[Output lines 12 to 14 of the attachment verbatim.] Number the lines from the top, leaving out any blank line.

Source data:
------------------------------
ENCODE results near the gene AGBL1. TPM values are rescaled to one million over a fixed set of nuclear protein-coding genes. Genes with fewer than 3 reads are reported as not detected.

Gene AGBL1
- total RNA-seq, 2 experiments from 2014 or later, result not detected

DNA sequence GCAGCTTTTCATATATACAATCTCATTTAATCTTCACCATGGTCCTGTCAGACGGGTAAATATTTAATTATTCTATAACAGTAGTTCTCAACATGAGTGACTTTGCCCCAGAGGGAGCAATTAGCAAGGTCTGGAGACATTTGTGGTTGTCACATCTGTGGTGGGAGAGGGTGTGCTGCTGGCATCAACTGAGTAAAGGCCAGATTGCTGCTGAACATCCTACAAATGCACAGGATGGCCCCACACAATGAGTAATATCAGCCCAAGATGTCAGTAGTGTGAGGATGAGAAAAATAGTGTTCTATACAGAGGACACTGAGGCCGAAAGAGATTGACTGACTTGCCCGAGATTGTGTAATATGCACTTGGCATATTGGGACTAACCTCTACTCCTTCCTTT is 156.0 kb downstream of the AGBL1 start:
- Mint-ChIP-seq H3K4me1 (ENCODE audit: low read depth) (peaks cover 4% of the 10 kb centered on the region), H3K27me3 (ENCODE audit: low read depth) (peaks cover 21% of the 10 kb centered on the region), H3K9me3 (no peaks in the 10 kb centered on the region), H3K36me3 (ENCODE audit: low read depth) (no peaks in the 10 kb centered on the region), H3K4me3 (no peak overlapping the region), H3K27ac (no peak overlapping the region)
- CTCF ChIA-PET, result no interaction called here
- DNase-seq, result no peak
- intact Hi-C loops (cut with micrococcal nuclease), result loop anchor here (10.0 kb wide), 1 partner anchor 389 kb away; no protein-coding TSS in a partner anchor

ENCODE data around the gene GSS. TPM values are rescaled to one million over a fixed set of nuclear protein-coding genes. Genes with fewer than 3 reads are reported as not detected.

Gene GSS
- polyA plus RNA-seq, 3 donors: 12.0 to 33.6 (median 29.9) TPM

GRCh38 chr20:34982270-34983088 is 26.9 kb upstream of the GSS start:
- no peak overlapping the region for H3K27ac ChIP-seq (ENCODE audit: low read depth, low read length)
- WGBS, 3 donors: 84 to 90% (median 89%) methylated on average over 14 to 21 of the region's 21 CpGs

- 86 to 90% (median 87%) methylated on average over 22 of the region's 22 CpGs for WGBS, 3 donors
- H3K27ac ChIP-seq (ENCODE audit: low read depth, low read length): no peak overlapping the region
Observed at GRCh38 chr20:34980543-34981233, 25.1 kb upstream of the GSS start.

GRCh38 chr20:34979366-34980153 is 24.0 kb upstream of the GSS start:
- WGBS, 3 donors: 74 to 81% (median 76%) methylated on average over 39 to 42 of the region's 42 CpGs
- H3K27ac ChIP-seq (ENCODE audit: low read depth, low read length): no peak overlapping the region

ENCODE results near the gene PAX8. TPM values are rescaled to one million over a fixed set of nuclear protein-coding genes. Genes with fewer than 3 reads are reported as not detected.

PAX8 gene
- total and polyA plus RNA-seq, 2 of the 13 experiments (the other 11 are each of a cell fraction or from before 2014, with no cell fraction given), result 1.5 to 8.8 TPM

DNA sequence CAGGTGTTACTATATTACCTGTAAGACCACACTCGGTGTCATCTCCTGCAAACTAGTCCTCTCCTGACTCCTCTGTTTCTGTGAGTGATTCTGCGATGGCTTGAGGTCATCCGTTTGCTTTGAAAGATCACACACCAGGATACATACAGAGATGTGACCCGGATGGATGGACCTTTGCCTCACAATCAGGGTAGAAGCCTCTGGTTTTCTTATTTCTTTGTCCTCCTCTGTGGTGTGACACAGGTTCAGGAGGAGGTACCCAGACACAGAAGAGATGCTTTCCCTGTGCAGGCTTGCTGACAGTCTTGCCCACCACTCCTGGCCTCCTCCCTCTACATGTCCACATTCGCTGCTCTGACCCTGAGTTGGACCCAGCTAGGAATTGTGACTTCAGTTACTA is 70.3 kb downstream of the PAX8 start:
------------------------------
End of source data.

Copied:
GRCh38 chr20:34982270-34983088 is 26.9 kb upstream of the GSS start:
- no peak overlapping the region for H3K27ac ChIP-seq (ENCODE audit: low read depth, low read length)
- WGBS, 3 donors: 84 to 90% (median 89%) methylated on average over 14 to 21 of the region's 21 CpGs